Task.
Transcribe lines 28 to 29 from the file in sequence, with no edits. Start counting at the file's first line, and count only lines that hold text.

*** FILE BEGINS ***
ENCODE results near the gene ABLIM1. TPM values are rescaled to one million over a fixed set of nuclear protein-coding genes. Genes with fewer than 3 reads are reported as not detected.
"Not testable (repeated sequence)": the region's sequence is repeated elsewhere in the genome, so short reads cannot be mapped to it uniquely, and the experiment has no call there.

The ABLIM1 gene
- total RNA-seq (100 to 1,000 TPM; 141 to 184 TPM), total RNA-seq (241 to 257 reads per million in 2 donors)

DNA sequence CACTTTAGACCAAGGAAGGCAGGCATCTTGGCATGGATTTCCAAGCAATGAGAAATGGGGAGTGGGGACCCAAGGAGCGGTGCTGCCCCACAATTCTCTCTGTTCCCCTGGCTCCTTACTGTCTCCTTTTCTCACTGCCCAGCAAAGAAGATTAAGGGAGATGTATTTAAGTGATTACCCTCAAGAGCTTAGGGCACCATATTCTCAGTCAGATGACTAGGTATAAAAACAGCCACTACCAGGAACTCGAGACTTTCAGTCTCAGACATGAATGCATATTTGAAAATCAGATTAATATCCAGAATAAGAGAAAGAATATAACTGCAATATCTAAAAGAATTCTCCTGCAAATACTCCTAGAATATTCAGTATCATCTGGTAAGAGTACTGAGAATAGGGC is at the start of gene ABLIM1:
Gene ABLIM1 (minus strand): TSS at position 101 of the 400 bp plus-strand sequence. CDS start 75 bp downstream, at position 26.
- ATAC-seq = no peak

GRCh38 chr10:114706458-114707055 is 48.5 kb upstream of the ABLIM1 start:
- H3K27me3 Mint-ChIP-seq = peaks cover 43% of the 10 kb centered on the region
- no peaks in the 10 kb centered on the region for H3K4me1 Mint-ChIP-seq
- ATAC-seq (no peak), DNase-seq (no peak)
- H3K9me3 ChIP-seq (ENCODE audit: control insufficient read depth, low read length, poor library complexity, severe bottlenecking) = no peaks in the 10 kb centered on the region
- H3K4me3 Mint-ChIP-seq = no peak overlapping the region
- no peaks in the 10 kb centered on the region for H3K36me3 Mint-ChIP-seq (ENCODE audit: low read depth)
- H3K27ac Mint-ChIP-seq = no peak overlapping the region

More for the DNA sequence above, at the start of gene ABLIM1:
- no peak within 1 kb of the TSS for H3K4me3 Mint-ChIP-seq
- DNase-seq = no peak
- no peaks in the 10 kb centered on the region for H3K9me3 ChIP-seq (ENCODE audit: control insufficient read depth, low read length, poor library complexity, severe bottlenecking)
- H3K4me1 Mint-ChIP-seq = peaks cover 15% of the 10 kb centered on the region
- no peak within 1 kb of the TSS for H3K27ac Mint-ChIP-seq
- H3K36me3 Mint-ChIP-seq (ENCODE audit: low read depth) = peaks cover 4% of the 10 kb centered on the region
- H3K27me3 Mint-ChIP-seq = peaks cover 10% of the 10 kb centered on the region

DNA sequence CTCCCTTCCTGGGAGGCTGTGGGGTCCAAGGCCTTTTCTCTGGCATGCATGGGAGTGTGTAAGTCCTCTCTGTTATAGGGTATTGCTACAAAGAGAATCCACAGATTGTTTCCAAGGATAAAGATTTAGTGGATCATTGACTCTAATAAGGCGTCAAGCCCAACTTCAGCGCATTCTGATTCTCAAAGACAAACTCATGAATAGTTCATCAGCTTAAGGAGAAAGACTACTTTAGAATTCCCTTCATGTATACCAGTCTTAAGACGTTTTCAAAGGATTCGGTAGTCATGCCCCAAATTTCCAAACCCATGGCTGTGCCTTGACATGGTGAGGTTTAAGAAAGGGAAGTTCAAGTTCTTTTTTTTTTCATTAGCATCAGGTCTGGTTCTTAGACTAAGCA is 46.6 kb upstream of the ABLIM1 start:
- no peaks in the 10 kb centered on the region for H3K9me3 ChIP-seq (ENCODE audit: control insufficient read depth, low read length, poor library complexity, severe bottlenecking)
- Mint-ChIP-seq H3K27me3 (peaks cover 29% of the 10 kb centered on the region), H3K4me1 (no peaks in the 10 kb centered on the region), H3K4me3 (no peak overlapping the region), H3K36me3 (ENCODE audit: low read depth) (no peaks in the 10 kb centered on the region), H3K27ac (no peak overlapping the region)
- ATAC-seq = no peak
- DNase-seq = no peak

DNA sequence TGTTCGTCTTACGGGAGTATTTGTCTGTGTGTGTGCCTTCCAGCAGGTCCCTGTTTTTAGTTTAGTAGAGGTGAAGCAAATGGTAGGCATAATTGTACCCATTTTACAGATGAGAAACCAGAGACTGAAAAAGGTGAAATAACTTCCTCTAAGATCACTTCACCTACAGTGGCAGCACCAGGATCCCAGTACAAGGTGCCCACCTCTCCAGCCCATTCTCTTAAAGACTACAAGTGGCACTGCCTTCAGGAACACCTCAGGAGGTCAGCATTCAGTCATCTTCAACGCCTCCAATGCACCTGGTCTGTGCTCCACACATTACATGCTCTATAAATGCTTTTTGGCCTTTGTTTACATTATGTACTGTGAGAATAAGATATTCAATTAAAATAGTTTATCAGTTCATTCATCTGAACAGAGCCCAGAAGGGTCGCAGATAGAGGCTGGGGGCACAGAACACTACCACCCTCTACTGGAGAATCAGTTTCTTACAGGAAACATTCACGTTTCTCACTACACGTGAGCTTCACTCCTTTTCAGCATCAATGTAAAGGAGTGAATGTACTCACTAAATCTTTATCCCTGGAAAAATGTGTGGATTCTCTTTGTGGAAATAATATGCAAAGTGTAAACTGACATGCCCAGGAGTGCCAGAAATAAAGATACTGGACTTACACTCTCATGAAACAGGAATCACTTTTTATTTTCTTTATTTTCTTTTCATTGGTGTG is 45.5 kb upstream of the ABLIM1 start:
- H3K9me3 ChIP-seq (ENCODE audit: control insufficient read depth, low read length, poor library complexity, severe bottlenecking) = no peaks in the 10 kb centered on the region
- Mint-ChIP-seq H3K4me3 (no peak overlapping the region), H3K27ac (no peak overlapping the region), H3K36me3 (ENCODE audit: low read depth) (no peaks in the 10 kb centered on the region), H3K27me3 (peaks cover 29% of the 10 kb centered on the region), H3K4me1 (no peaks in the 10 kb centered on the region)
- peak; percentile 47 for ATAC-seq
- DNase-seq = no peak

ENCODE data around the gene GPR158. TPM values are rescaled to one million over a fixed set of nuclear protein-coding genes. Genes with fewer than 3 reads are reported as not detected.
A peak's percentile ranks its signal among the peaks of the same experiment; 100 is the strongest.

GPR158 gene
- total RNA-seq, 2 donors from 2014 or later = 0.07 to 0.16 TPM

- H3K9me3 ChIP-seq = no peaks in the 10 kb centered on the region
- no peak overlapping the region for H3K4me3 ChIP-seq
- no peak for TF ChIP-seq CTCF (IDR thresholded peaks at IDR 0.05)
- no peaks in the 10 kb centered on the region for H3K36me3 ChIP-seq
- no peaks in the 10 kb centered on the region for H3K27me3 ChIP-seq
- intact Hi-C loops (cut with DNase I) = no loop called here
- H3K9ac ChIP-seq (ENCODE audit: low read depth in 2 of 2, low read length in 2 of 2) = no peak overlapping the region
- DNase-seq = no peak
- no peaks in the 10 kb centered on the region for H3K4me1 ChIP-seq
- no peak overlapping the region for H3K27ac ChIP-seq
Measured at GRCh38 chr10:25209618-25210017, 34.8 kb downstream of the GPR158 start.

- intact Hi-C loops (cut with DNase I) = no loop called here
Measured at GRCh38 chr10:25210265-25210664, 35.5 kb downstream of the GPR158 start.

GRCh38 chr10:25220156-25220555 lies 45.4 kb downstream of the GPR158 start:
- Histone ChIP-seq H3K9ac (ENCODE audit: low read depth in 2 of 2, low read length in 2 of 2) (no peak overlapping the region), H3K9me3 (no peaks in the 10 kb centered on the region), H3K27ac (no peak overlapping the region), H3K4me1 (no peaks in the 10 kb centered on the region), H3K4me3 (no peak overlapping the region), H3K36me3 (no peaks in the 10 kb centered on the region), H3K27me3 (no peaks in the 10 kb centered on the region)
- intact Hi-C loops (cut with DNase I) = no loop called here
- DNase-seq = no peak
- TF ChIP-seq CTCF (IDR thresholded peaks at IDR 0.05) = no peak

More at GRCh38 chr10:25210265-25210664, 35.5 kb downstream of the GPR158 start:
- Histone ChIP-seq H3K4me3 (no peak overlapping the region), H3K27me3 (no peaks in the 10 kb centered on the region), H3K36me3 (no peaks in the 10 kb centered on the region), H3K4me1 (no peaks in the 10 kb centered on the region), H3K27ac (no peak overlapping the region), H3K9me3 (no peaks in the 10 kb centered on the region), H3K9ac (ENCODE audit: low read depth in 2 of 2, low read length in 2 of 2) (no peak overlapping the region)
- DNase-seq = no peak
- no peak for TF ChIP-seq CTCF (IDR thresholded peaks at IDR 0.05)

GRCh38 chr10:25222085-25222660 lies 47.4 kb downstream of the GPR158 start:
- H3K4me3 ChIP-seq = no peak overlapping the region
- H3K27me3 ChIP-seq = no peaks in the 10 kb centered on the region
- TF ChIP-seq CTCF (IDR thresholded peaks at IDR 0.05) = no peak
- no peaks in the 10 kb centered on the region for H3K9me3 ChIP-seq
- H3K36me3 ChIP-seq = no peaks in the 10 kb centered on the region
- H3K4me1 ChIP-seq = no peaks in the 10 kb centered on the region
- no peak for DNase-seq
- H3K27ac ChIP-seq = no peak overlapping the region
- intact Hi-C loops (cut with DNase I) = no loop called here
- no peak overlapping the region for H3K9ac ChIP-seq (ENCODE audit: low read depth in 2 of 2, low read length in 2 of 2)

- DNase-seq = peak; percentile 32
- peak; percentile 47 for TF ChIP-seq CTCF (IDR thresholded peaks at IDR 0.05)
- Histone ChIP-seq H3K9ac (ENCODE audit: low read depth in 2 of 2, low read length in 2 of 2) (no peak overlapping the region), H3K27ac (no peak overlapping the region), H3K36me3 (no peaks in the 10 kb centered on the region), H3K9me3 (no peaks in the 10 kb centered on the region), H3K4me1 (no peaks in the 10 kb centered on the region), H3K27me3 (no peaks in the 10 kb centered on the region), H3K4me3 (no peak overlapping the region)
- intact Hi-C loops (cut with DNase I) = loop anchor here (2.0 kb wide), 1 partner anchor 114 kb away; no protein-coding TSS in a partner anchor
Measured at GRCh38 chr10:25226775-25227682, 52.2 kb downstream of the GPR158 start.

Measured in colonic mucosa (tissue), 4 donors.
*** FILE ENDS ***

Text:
- DNase-seq = no peak

DNA sequence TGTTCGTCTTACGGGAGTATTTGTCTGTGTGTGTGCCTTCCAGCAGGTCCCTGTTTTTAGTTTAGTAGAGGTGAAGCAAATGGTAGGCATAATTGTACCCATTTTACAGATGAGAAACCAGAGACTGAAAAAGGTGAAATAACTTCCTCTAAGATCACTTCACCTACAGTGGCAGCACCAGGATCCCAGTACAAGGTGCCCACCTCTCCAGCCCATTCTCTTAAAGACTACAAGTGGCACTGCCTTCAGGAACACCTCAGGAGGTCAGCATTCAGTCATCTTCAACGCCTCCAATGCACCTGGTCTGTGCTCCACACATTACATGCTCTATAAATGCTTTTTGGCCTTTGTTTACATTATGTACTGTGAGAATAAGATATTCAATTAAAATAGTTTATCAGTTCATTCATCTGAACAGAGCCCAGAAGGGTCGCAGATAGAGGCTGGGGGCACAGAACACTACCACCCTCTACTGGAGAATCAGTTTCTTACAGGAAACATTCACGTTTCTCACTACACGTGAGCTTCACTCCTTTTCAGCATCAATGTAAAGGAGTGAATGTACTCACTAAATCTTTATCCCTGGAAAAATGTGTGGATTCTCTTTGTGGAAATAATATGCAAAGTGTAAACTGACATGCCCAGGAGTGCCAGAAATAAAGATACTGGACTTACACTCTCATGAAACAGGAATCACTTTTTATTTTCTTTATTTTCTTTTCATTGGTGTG is 45.5 kb upstream of the ABLIM1 start: